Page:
Over 4.200 Slovakian youths answered the questionnaire ahead of the Synod with 50 questions on their vocation, their criteria of choice in life, their relationships, on religion, faith and the Church. In Slovakia the answers were collected and processed by the Council for young people and university. SIR addressed the theme with the Secretary of the Council Father Ondrej Chrvala.
How do young people see the Church in Slovakia and vice versa?
Young people are the future. They represent hope. They challenge communities in a positive way, they are the new life of the Church. With regard to the ways in which young people see the Church, there are two sets of answers. For some youths the Church is a sort of museum, unrelated to our modern world. Then there is a large group of people for whom the Church is more than “compulsory” attendance to liturgical services. For them, the Church is an element of hope in this world, a pillar of values, a place where they feel welcomed. This shows that for many young people the Church is a solid point of reference within an ever-changing society.
What lies at the heart of the pastoral care of young people in Slovakia?
First of all, there is an ongoing formation process. In this era characterised by new challenges, we try to help young people find guidance and be firmly rooted in God. We promote many evangelization projects addressed to the young who don’t know God and His Church. At national level we focus on support to unity in diversity. We respect the various paths of faith, but we always emphasize that they all lead to the One and Only God.
How would you describe the faith of young Catholics in Slovakia?
In general, it could be said that they are “demanding” faithful. They are not content with simple answers. They want more, they need to dig below the surface. In this sense they constitute a challenge, for us and for all those tasked with guiding them in their path of faith. We need to be true to ourselves in this process, because young people “see through us” , and they immediately notice if something is off-key. Owing to this approach their faith is deeply-rooted, and it is hardly ever shaken throughout their life. Young people in Slovakia take faith very seriously, regardless of what the secular arena says. Thus I firmly believe they can become leaven for our Country also in more powerful ways, compared to those who came before them. The Church is called to guide young people towards new, more elevated levels of faith.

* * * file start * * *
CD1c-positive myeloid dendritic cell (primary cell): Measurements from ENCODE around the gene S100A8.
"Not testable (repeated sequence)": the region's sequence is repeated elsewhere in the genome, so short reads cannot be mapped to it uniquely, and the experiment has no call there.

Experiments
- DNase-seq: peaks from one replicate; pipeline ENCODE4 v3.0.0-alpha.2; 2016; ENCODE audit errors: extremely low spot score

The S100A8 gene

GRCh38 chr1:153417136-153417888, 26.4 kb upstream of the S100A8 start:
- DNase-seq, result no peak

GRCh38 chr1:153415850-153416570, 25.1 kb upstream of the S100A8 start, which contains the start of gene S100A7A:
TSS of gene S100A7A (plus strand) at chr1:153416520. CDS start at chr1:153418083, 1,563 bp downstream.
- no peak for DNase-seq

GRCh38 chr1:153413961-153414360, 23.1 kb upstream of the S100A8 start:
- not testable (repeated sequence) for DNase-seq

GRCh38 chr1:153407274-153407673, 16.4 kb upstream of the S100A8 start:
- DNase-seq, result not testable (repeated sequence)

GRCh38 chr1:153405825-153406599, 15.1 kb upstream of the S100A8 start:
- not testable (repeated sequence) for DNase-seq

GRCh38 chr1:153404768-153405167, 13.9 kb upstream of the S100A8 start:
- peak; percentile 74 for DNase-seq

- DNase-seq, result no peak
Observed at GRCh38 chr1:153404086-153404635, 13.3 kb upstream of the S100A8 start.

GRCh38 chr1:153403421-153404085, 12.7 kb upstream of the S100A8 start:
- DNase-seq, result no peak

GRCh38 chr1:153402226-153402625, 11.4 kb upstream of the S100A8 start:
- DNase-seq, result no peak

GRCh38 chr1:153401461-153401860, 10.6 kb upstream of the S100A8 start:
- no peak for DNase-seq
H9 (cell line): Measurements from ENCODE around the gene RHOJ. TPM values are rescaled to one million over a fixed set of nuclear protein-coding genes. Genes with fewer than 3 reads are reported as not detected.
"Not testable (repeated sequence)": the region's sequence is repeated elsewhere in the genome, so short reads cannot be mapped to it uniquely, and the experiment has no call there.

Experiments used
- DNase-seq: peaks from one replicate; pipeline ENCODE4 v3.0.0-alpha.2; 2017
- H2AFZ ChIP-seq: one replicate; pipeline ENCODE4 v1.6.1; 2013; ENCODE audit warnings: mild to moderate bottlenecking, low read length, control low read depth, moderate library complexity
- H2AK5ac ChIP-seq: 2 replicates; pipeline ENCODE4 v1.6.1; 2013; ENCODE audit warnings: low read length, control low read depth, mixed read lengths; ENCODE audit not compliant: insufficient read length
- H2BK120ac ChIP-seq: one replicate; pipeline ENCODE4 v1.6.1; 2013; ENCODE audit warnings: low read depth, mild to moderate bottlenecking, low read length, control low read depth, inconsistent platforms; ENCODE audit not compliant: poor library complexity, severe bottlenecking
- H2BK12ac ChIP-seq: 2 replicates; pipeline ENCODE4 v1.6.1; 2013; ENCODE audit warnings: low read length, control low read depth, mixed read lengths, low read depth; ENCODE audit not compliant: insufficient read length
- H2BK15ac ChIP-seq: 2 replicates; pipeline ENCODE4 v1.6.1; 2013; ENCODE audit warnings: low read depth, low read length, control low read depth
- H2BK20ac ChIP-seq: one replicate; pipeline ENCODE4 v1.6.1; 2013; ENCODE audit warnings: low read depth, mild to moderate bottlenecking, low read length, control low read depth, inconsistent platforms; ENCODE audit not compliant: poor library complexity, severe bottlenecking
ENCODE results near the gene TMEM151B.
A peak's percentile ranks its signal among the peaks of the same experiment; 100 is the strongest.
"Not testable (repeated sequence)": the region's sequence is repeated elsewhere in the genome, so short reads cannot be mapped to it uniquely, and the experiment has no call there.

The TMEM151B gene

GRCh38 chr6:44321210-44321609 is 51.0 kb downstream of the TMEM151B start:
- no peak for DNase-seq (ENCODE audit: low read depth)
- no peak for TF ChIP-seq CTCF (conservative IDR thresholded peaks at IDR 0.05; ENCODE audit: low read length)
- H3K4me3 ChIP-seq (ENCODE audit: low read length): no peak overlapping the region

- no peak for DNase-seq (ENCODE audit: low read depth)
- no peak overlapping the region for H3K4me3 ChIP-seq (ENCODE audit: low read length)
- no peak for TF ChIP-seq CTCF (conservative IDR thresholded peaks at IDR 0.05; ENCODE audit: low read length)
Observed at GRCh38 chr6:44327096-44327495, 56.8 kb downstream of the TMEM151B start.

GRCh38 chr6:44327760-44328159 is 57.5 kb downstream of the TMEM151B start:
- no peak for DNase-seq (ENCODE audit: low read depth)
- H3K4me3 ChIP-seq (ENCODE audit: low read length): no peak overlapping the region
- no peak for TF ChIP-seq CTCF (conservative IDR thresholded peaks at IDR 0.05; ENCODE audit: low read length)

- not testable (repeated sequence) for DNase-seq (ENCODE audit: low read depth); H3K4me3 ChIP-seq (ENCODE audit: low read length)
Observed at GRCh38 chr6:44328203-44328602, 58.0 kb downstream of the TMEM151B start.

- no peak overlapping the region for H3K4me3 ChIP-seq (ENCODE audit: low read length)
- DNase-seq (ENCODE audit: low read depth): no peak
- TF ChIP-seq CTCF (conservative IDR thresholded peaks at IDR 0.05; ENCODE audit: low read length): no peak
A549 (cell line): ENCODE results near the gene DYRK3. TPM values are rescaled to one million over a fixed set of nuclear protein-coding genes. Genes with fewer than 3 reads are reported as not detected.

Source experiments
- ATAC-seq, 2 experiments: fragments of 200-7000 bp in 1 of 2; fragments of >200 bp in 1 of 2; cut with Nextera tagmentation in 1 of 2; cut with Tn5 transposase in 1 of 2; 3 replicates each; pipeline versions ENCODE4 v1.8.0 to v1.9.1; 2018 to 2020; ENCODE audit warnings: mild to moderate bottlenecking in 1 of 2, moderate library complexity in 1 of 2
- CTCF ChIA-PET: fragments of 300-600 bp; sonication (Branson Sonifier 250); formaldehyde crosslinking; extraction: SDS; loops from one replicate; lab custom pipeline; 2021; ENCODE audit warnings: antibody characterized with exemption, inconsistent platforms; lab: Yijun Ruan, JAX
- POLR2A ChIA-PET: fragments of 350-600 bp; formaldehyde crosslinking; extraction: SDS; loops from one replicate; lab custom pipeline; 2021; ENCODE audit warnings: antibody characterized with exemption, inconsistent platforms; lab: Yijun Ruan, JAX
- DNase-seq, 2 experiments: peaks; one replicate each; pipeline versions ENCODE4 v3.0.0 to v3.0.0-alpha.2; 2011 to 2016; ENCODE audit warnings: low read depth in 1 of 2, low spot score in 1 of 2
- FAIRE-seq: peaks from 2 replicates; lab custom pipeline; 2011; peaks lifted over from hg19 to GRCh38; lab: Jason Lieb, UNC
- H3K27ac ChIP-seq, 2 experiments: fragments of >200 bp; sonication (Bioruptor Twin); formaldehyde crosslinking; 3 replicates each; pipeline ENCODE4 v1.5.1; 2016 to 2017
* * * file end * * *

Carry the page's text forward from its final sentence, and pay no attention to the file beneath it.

What are the main challenges emerging from your pastoral experiences and from the findings of the questionnaire?
The answers show that young people prefer a mode of communication that is closer to our contemporary world. They seek greater moral harmony between human behaviour and professed values. This could be a major challenge for the Church, that has preserved her faith traditions for thousands of years, and doesn’t always find it easy to adapt to fast-paced transformations. It could hinder mutual communication and understanding. There is another challenge the Church is called to address, namely, the invitation to be authentic and transparent.
Do you reach out to non-believers?
While our pastoral work is chiefly addressed to “our” young people, we carry out some interesting projects for youths outside our environment, through which we seek to reach out to youths who have never been accompanied towards this realm. Nobody has ever spoken to them about God and faith. In many cases they are prejudiced, which makes communication difficult. We try to communicate with them highlighting the natural values rooted in every human soul. Many of them soon come to realize that in our society, where everything is driven by success and superficial relations, God and His Church can provide the ideal support and stability.
The Council for youths and university has developed a tradition of meetings with young people at national level. In your opinion, what is the impact of the meetings on young people’s religious education?
These meetings are based on unity in diversity and on the richness of the charisms inside the Church. Another important moment is when the youths come together with their bishops. They openly share their views and answer questions on faith. It is evident for everyone that in these circumstances barriers and prejudices are overcome in full. There is a growing interest for these national meetings on the part of the young. I consider them one of the best tools for pastoral care.